How to Address a Physician Who Lost His License?
I am involved in a case where the person on the other side is a physician who lost his license, with good reason, in every state in the US where he ever held one. Should this person still be addressed and referred to as Dr. Last Name? (i.e. Dr. Smith)
Various judges and attorneys have weighed in on this subject. A definitive answer from you would be much appreciated.
—-—-—-– S.B. in Chico
Dear S.B., How to Address an Osteopath
I say he continues to be addressed as Dr. (Name). But it is not an only-one-answer situation.
—-#1) He becomes Mr.: By custom, U.S. elected officials are addressed as the Honorable (Full Name), unless they are removed from office or leave in disgrace. There is no protocol police force out there to enforce it, but that’s the custom. So, if you think of it that way address as ‘Dr.’ would have to go away.
—-#2) He stays Dr.: The honorific ‘Dr.’ is not issued by the local medical society. The locality issues licenses to practice in their jurisdiction. Retired physicians who no longer maintain their license are still addressed as ‘Dr. (name)’. So, addressing as ‘Dr.’ is not limited to having a current license.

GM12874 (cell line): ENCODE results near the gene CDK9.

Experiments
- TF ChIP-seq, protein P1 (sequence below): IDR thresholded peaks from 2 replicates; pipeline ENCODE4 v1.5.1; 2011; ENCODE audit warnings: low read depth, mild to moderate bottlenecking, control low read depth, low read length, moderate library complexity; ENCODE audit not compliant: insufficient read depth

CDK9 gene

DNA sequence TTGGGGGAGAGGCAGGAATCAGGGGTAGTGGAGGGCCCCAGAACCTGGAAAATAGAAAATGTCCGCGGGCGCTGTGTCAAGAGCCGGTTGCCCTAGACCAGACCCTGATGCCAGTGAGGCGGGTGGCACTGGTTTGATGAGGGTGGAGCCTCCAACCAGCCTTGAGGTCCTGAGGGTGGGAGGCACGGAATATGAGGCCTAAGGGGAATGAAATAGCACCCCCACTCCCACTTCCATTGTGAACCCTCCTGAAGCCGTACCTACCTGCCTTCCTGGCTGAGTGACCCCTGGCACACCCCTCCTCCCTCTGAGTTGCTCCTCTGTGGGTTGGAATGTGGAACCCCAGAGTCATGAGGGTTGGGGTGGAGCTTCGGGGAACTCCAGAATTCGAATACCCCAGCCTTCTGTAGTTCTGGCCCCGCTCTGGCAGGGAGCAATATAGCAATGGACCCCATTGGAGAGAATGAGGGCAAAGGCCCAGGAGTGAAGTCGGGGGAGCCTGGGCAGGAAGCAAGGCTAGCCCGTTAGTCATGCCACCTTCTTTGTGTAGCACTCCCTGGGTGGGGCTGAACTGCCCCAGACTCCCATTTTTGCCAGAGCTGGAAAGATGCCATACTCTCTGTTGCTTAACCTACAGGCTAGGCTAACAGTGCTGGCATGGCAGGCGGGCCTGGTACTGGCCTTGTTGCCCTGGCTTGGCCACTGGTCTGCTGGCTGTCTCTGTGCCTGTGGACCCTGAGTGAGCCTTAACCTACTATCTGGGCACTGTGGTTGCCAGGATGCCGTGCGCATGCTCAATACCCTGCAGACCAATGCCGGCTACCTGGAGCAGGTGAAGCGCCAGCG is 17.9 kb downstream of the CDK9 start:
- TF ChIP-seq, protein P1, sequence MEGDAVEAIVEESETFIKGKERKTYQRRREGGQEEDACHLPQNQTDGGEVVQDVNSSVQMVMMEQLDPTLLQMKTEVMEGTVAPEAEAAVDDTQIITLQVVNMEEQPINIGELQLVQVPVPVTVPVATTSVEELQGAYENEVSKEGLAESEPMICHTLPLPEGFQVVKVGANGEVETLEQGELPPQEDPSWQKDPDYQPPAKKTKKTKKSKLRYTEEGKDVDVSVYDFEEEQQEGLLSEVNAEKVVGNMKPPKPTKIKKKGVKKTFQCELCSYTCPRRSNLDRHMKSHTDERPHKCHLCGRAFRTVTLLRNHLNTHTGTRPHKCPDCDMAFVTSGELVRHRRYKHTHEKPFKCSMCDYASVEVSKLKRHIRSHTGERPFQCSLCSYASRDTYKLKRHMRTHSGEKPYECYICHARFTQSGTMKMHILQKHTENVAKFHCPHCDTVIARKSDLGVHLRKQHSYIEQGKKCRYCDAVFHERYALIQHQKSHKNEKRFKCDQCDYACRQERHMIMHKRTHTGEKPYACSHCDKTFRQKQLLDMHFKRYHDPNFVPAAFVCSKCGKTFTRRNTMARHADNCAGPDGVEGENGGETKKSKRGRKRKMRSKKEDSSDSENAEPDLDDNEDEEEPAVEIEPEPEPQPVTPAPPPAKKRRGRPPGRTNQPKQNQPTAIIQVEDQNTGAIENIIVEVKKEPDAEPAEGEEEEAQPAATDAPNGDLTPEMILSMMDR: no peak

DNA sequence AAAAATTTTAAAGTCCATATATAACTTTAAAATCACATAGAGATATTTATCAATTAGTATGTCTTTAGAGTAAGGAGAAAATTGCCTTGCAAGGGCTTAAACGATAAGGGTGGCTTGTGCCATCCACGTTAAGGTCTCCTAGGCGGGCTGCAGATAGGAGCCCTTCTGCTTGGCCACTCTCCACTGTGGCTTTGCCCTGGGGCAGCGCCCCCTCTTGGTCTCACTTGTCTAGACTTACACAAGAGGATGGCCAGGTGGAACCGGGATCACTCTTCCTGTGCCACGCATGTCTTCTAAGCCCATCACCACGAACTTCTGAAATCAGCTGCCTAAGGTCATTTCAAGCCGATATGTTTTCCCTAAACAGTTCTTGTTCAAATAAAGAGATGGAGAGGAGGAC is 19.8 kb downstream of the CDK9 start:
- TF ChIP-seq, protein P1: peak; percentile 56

—-#3) He stays Dr.: One is a Doctor, 24 hours a day, 7 days a week. It is separate from having a particular job, like chief of staff at a hospital or chairman of the department of surgery. Those are offices one might be forced out of, but one remains a Dr.
—-#4) He stays Dr.: Doctors, ambassadors an military personnel all have been granted a rank. When one has a rank one is addressed by rank in both professional and social situations. E.g., a physician is addressed Dr. (name) while seeing patients (present as a licensed medical professional) at the hospital. On weekends, when he is washing his car in his driveway (not present as a doctor) he’s ALSO addressed as ‘Dr. (name)’.
– Robert Hickey How to Address a Chiropractor How to Address an Optometrist How to Address an Osteopath